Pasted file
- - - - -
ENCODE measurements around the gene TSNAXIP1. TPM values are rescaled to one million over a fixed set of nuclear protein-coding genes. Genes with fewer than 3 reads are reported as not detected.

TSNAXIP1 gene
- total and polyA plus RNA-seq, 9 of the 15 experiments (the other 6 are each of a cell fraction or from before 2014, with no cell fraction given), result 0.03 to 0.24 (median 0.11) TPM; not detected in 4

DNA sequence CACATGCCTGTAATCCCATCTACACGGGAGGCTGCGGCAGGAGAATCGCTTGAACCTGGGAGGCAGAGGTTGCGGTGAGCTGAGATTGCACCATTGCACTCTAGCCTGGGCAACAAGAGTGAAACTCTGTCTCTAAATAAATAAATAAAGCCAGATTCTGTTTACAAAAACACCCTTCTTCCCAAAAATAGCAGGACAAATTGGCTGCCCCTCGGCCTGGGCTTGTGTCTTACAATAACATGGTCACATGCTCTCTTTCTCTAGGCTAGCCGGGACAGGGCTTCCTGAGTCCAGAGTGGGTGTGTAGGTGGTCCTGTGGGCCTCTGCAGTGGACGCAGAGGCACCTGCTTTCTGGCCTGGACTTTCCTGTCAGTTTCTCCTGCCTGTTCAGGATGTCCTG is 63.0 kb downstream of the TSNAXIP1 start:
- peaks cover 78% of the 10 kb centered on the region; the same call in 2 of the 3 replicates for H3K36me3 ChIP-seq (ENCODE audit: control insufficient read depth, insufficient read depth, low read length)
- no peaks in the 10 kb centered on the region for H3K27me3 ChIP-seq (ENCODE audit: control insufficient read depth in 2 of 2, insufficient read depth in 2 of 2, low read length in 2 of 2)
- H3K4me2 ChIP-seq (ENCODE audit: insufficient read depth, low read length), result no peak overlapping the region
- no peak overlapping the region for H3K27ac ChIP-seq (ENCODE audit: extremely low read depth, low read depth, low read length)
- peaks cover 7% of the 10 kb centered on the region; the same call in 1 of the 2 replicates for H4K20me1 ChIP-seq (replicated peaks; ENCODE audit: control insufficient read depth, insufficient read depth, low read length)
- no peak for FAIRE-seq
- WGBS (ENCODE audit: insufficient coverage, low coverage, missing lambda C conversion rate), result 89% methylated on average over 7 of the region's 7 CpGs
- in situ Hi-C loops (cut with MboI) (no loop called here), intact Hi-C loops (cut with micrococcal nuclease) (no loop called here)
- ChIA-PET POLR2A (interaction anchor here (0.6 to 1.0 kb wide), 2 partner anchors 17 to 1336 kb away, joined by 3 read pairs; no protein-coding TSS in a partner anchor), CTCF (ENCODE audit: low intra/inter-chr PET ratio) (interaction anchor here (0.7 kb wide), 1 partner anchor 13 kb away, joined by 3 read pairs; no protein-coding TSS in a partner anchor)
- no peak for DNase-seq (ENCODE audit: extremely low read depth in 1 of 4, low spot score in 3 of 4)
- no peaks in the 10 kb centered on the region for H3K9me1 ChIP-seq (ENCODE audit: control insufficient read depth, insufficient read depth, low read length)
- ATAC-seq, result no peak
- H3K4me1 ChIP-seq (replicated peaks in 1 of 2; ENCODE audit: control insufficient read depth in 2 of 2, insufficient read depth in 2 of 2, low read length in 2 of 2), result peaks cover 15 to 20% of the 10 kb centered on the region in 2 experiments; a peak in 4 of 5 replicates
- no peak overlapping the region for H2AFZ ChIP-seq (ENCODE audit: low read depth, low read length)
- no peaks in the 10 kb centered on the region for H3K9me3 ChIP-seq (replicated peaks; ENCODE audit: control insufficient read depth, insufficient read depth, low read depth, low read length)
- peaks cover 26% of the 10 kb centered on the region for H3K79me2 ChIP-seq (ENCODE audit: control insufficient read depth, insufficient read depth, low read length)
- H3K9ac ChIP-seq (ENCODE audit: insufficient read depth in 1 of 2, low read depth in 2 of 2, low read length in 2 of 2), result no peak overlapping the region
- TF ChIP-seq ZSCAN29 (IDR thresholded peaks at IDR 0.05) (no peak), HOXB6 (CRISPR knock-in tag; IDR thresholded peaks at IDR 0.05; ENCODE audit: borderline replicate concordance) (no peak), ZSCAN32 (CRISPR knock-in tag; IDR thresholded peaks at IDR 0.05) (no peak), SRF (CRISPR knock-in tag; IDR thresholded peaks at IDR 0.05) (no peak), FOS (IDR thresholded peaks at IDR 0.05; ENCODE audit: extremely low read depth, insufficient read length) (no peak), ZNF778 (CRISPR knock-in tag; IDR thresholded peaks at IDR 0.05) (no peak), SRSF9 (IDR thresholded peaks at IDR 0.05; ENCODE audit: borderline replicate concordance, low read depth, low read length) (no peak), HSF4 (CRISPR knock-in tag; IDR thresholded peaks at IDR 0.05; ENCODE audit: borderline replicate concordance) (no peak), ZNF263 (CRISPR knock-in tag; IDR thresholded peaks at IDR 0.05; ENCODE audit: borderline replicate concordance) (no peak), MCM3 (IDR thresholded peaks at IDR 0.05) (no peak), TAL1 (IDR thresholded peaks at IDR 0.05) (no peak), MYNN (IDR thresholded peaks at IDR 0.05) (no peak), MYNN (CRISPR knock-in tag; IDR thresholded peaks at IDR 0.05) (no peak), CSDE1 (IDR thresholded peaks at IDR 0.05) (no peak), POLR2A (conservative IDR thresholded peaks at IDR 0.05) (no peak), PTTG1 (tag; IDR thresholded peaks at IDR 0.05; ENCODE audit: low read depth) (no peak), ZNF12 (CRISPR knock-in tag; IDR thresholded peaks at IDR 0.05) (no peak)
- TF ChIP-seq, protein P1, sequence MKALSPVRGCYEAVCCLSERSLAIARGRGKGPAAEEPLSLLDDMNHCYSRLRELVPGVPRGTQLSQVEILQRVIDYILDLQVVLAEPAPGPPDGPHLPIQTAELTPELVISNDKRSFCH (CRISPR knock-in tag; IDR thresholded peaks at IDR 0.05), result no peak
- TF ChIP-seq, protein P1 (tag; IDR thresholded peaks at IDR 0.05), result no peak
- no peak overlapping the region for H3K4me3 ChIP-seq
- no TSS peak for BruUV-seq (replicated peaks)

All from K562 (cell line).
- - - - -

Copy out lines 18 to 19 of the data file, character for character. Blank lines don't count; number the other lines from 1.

- no peak overlapping the region for H2AFZ ChIP-seq (ENCODE audit: low read depth, low read length)
- no peaks in the 10 kb centered on the region for H3K9me3 ChIP-seq (replicated peaks; ENCODE audit: control insufficient read depth, insufficient read depth, low read depth, low read length)